Monitors With Everything Are Coming

Buying a gaming monitor has always been a bit like Australian broadband. You could have really nice image quality, 4K and HDR support, a 120hz or 144hz refresh rate, plenty of real estate, but you couldn’t have it all especially if you wanted it to be affordable. And even if you’re prepared to spend a pretty penny, chances are you’ll still have to compromise somewhere.

You couldn’t have it all in a gaming monitor. Well, that used to be the case.

Unsurprisingly for the week of Computex, there’s been a lot of new hardware announced. First cab off the rank is Asus, which lifted the lid on a rather snazzy – if probably new car, or Intel 18-core CPU level expensive – gaming monitor that will literally have the lot.

Called the ROG Swift PG35VQ, it’ll be the company’s largest gaming monitor ever. A 21:9 ultrawide monitor with a native resolution of 3440×1440 over a mammoth curved 35″ screen, the PG27UQ also supports G-Sync and a maximum refresh rate of 200Hz. There’s support for HDR10 and the DCI-P3 colour gamut and a maximum quoted brightness of 1000 nits, which isn’t too shabby at all.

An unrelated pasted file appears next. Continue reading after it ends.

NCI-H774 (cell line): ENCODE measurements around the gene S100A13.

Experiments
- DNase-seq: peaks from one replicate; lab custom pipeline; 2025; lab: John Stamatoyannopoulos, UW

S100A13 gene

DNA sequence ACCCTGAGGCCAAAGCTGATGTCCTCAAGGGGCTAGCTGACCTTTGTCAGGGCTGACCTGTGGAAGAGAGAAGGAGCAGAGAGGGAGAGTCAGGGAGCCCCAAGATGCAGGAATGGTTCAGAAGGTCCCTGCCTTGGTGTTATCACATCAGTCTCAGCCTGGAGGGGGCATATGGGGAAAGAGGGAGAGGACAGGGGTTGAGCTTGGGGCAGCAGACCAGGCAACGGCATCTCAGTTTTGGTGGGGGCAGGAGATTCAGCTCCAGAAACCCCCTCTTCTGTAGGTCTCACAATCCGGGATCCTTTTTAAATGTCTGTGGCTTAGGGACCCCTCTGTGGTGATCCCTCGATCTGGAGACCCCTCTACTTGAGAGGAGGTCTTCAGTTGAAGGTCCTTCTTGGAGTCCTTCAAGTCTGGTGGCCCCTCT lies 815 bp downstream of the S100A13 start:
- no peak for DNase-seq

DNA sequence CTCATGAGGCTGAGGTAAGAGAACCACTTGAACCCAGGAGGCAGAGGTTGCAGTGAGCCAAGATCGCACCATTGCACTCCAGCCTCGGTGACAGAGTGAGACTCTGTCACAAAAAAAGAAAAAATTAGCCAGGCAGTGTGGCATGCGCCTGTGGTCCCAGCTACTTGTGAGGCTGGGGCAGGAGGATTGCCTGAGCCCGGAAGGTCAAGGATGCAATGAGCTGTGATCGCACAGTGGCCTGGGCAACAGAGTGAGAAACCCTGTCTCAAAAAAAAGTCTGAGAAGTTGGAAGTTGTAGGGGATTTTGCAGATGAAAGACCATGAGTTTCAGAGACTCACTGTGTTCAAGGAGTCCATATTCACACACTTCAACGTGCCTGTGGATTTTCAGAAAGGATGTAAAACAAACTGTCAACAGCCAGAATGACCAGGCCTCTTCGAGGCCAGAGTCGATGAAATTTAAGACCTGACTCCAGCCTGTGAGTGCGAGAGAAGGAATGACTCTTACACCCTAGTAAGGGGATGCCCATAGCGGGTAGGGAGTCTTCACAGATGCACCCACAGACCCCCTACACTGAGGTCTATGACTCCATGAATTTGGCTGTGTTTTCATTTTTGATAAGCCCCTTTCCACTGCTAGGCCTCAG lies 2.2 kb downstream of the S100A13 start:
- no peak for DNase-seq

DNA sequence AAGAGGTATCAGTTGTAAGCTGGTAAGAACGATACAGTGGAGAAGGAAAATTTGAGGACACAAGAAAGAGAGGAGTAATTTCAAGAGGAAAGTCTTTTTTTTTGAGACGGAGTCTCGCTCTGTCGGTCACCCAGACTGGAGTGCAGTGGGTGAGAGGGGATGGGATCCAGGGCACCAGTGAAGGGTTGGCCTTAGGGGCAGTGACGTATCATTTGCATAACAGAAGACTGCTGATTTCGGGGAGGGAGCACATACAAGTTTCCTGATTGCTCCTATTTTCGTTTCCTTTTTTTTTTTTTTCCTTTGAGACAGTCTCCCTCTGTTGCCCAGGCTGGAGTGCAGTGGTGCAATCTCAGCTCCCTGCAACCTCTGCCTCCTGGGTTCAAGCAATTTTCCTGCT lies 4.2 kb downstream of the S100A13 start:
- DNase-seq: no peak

But, of course, it’s not the only monitor offering a ride on the HDR train to crazy Hz town.

Due out in the final quarter of this calendar year, the Acer Predator X35 offers much of the same. Like the ROG Swift PG27UQ, the X35 was developed in conjunction with AU Optronics and, consequently, sports a 200hz refresh rate, G-Sync support, peak brightness of 1000 nits, 3440×1440 native resolution, and support for HDR10 and DCI-P3. Both monitors have quantum dot enhancement films as well, a technology that you’ll see a lot more of in 2018 and 2019.

There’s no international price, local price or specific release date available beyond Q4 2017 right now. But experience tells us that monitors of this standard never come cheap. I’d be surprised if either of them were priced under $1500 at release, considering bog standard 4K monitors will set you back at least several hundred bucks. But it’s at least nice to know that the monitor problem is eventually going away – and hopefully in the next few years, this sort of technology will start to creep into TVs as well.

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